simple electrical questions

Discussion in 'General Electronics Chat' started by yassser, Jan 29, 2013.

  1. yassser

    Thread Starter Member

    Jul 25, 2011

    there are a few things I have in mind that I can't explain .

    when someone touches a cable carrying electricity while he is wearing shoes and standing on a sandy floor , why does he get an electrical shock? , isn't sand an insulating material ? , isn't his body supposed to be floating , what is the path the current takes ?

    a similar question , why is earthing made by inserting a copper pole into the ground , what is it connected to , isn't sand an insulator?
  2. crutschow


    Mar 14, 2008
    Whether sand is an insulator depends upon how dry it is.

    And you can get a shock from a high voltage line just from the capacitance between your body and ground.

    A ground rod must penetrate the soil deep enough to contact moist soil. That's why they are usually quite long. Otherwise it would make a poor ground connection, as you might expect.
  3. Brownout

    Well-Known Member

    Jan 10, 2012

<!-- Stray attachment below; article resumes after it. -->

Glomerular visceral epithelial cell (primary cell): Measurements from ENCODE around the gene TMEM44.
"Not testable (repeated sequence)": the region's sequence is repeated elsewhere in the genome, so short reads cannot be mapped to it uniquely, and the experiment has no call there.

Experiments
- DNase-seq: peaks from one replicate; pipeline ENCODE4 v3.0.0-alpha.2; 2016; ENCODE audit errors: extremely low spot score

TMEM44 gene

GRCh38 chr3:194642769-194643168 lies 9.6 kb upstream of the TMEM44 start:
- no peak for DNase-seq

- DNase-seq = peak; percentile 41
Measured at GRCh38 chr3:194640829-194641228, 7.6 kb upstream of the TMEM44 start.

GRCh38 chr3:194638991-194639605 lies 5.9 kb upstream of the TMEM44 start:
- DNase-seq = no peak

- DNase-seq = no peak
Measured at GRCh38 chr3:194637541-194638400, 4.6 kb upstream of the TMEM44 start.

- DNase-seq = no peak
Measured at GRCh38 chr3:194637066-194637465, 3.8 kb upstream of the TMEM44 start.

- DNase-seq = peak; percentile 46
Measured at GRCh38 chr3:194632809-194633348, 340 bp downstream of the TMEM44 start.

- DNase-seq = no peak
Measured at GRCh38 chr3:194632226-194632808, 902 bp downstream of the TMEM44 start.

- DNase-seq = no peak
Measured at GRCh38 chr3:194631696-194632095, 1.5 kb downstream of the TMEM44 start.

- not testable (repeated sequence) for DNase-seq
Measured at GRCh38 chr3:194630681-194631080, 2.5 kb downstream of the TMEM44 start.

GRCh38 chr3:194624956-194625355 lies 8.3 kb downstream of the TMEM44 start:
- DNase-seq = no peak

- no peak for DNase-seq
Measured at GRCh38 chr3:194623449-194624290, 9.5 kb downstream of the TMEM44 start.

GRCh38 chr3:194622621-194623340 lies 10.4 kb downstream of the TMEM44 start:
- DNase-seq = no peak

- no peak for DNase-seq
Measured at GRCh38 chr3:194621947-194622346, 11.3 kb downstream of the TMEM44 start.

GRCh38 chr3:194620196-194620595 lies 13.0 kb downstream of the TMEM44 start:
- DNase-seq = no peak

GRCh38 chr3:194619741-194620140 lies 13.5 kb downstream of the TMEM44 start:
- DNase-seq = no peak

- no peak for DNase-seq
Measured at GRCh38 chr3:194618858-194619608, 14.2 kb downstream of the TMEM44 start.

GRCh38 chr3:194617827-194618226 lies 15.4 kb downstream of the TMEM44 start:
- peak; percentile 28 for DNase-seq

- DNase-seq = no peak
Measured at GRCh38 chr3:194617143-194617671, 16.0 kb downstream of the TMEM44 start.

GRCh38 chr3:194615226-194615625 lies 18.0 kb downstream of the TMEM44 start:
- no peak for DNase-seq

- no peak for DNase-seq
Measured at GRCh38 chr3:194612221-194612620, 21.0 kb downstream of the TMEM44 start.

Sometimes, you have to wet the ground ( the real ground ) around the ground rod ( the electrical ground )
  4. yassser

    Thread Starter Member

    Jul 25, 2011
    the capacitance between my body and the ground , does the ground mean the moist soil , so the first conductor is my body , the insulator is the shoes and the dry sand , the other conductor is the moist soil ? , if this is the case then I can only be shocked by ac voltages ? because capacitors are open circuit to dc voltages?
  5. yassser

    Thread Starter Member

    Jul 25, 2011
    I have another question , In a factory near by , the factor has only three cables coming from the electricity company , the three phase cables , there is no neutral cable , then they have a well at the factory with a copper rod inserted in the ground and they use it as a neutral with the 3 phase cables , is that correct? , shouldn't the neutral cable be also coming from the generator to close the circuit ?
  6. thatoneguy

    AAC Fanatic!

    Feb 19, 2009
    It depends on the voltage. There is a reason the position to take when lightning is near is to crouch on the balls of your feet while both feet are touching, and you try to get as low to the ground as possible.

    Standing with your feet a few feet apart would allow a nearby lightning strike "ground swell" to put a few thousand volt gradient between your left foot and right foot. In that case, current would flow up one leg and down the other. A 1/2" moist insulator (foot in shoe) isn't enough to isolate you from those levels. Not all insulators are perfect.